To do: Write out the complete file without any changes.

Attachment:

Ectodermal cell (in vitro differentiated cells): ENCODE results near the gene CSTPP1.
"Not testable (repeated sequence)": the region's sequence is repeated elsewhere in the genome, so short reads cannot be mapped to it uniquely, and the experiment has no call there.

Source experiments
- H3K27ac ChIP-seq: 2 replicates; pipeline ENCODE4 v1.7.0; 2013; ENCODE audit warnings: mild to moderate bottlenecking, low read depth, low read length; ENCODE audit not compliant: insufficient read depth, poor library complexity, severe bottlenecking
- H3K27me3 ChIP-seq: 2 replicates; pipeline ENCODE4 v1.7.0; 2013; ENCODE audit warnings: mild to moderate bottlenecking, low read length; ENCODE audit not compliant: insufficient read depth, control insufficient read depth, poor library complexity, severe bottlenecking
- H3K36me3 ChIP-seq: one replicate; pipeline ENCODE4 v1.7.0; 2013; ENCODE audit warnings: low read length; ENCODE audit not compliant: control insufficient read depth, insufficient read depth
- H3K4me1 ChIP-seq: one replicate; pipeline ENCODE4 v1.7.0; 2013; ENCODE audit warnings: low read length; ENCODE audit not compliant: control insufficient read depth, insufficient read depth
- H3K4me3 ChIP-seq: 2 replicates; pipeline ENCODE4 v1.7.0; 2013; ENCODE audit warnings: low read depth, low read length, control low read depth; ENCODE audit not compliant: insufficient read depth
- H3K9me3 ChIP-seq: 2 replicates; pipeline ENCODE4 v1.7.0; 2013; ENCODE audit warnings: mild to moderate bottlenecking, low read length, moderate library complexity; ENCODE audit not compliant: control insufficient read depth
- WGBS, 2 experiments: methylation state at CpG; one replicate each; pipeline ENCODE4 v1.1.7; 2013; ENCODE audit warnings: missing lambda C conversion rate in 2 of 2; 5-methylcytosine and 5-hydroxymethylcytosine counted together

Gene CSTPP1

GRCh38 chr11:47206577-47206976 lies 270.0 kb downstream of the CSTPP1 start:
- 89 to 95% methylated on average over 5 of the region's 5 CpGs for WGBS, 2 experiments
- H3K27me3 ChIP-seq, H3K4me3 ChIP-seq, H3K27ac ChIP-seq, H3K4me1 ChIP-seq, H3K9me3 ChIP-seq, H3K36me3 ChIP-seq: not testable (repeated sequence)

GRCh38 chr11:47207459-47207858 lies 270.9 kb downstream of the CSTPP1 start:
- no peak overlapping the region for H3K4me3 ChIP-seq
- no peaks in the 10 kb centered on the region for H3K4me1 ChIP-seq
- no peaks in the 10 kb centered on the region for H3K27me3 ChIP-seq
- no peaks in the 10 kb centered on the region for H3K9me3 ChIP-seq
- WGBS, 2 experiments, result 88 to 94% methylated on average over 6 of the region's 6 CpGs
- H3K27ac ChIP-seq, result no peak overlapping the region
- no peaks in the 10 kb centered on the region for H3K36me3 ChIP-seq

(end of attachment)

Ectodermal cell (in vitro differentiated cells): ENCODE results near the gene CSTPP1.
"Not testable (repeated sequence)": the region's sequence is repeated elsewhere in the genome, so short reads cannot be mapped to it uniquely, and the experiment has no call there.

Source experiments
- H3K27ac ChIP-seq: 2 replicates; pipeline ENCODE4 v1.7.0; 2013; ENCODE audit warnings: mild to moderate bottlenecking, low read depth, low read length; ENCODE audit not compliant: insufficient read depth, poor library complexity, severe bottlenecking
- H3K27me3 ChIP-seq: 2 replicates; pipeline ENCODE4 v1.7.0; 2013; ENCODE audit warnings: mild to moderate bottlenecking, low read length; ENCODE audit not compliant: insufficient read depth, control insufficient read depth, poor library complexity, severe bottlenecking
- H3K36me3 ChIP-seq: one replicate; pipeline ENCODE4 v1.7.0; 2013; ENCODE audit warnings: low read length; ENCODE audit not compliant: control insufficient read depth, insufficient read depth
- H3K4me1 ChIP-seq: one replicate; pipeline ENCODE4 v1.7.0; 2013; ENCODE audit warnings: low read length; ENCODE audit not compliant: control insufficient read depth, insufficient read depth
- H3K4me3 ChIP-seq: 2 replicates; pipeline ENCODE4 v1.7.0; 2013; ENCODE audit warnings: low read depth, low read length, control low read depth; ENCODE audit not compliant: insufficient read depth
- H3K9me3 ChIP-seq: 2 replicates; pipeline ENCODE4 v1.7.0; 2013; ENCODE audit warnings: mild to moderate bottlenecking, low read length, moderate library complexity; ENCODE audit not compliant: control insufficient read depth
- WGBS, 2 experiments: methylation state at CpG; one replicate each; pipeline ENCODE4 v1.1.7; 2013; ENCODE audit warnings: missing lambda C conversion rate in 2 of 2; 5-methylcytosine and 5-hydroxymethylcytosine counted together

Gene CSTPP1

GRCh38 chr11:47206577-47206976 lies 270.0 kb downstream of the CSTPP1 start:
- 89 to 95% methylated on average over 5 of the region's 5 CpGs for WGBS, 2 experiments
- H3K27me3 ChIP-seq, H3K4me3 ChIP-seq, H3K27ac ChIP-seq, H3K4me1 ChIP-seq, H3K9me3 ChIP-seq, H3K36me3 ChIP-seq: not testable (repeated sequence)

GRCh38 chr11:47207459-47207858 lies 270.9 kb downstream of the CSTPP1 start:
- no peak overlapping the region for H3K4me3 ChIP-seq
- no peaks in the 10 kb centered on the region for H3K4me1 ChIP-seq
- no peaks in the 10 kb centered on the region for H3K27me3 ChIP-seq
- no peaks in the 10 kb centered on the region for H3K9me3 ChIP-seq
- WGBS, 2 experiments, result 88 to 94% methylated on average over 6 of the region's 6 CpGs
- H3K27ac ChIP-seq, result no peak overlapping the region
- no peaks in the 10 kb centered on the region for H3K36me3 ChIP-seq